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Research paper
Two recurrent mutations are associated with GNE myopathy in the North of Britain
  1. Amina Chaouch1,
  2. Kathryn M Brennan1,2,
  3. Judith Hudson1,
  4. Cheryl Longman3,
  5. John McConville4,
  6. Patrick J Morrison4,
  7. Maria E Farrugia2,
  8. Richard Petty2,
  9. Willie Stewart2,
  10. Fiona Norwood5,
  11. Rita Horvath1,
  12. Patrick F Chinnery1,
  13. Donald Costigan6,
  14. John Winer7,
  15. Tuomo Polvikoski1,
  16. Estelle Healy8,
  17. Anna Sarkozy1,
  18. Teresinha Evangelista1,
  19. Oksana Pogoryelova1,
  20. Michelle Eagle1,
  21. Kate Bushby1,
  22. Volker Straub1,
  23. Hanns Lochmüller1
  1. 1Institute of Genetic Medicine, MRC Centre for Neuromuscular Disease, Newcastle University, Newcastle upon Tyne, UK
  2. 2Institute of Neurological Sciences, Glasgow, UK
  3. 3West of Scotland Regional Genetics Service, Southern General Hospital, Glasgow, UK
  4. 4Belfast City Hospital, Belfast, UK
  5. 5Department of Neurology, King's College Hospital, London, UK
  6. 6National Institute for Neurology and Neurosurgery, Beaumont Hospital, Dublin, Ireland
  7. 7Birmingham Muscle and Nerve Centre, Queen Elizabeth Hospital, Birmingham, UK
  8. 8Institute of Pathology, Royal Victoria Hospital, Belfast, UK
  1. Correspondence to Professor Hanns Lochmüller, Institute of Genetic Medicine, International Centre for Life, Newcastle University, Newcastle upon Tyne NE1 3BZ, UK; hanns.lochmuller{at}


Objective GNE myopathy is a rare recessive myopathy associated with inclusion bodies on muscle biopsy. The clinical phenotype is associated with distal muscle weakness with quadriceps sparing. Most of the current information on GNE myopathy has been obtained through studies of Jewish and Japanese patient cohorts carrying founder mutations in the GNE gene. However, little is known about GNE myopathy in Europe where the prevalence is thought to be very low.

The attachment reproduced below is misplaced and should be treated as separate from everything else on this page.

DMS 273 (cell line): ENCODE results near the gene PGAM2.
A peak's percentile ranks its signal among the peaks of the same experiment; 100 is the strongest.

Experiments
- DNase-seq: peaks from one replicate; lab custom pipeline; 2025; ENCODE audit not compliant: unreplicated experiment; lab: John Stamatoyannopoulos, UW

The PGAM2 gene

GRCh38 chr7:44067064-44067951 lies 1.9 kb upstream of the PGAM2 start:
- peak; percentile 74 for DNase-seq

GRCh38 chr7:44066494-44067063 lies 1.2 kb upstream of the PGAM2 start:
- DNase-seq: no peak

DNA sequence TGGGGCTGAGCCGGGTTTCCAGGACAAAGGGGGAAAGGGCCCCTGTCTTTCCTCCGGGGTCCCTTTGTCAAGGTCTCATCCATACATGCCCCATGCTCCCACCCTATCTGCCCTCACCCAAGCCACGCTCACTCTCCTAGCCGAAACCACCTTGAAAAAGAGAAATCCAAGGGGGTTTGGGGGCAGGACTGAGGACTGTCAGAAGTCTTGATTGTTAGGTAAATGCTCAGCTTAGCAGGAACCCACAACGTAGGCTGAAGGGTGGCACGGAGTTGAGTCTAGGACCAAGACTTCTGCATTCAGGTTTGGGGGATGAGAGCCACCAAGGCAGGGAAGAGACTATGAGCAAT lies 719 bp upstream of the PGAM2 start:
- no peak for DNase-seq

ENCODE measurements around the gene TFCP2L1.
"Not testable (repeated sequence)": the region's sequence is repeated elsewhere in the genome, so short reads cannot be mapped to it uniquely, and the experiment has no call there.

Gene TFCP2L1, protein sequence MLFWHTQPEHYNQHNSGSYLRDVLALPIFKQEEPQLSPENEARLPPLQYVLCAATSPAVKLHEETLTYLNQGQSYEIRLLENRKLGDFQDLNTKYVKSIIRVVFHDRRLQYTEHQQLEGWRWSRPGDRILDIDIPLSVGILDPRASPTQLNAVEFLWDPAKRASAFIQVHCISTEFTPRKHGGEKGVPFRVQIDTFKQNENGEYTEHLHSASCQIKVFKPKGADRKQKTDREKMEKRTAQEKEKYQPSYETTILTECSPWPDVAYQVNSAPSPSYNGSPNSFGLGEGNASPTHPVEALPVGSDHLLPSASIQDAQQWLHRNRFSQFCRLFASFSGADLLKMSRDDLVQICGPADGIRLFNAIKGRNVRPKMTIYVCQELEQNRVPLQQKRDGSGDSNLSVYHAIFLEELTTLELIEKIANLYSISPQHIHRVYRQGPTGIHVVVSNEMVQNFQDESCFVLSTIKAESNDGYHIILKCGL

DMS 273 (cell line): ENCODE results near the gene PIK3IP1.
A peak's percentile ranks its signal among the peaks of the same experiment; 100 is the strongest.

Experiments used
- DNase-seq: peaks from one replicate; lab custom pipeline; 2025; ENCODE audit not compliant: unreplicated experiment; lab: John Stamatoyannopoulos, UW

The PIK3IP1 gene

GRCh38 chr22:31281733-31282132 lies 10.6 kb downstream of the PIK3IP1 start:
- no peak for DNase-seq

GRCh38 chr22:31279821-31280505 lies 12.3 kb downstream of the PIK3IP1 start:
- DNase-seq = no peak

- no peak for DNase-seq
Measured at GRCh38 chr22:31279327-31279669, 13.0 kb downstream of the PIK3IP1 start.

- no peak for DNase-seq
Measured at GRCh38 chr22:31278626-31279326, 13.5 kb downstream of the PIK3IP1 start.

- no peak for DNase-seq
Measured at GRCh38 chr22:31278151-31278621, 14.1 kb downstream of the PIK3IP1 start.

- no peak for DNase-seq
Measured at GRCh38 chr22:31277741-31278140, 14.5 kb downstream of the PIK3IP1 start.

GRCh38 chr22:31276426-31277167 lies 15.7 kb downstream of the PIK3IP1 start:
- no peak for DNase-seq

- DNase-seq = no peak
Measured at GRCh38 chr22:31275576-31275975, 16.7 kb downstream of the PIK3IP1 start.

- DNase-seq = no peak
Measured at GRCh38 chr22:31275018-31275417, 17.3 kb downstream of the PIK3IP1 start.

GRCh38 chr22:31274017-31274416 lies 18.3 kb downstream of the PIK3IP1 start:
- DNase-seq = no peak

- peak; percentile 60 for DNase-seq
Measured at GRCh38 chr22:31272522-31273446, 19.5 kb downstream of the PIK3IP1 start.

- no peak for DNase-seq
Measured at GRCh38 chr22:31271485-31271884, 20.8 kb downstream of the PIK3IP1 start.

Methods Patients were referred through the National Specialist Commissioning Team service for limb-girdle muscular dystrophies at Newcastle (UK). All patients harbouring mutations in the GNE gene were recruited for our study. Detailed clinical and genetic data as well as muscle MRIs and muscle biopsies were reviewed.

Results We identified 26 patients harbouring mutations in the GNE gene. Two previously reported mutations (c.1985C>T, p.Ala662Val and c.1225G>T, p.Asp409Tyr) were prevalent in the Scottish, Northern Irish and Northern English populations; with 90% of these patients carrying at least one of the two mutations. Clinically, we confirmed the homogenous pattern of selective quadriceps sparing but noted additional features like asymmetry of weakness at disease onset.

Conclusions GNE myopathy is an important diagnosis to consider in patients presenting with distal leg muscle weakness. We report, for the first time, two common mutations in the north of Britain and highlight the broader spectrum of clinical phenotypes. We also propose that the prevalence of GNE myopathy may be underestimated due to the frequent absence of rimmed vacuoles in the muscle biopsy.


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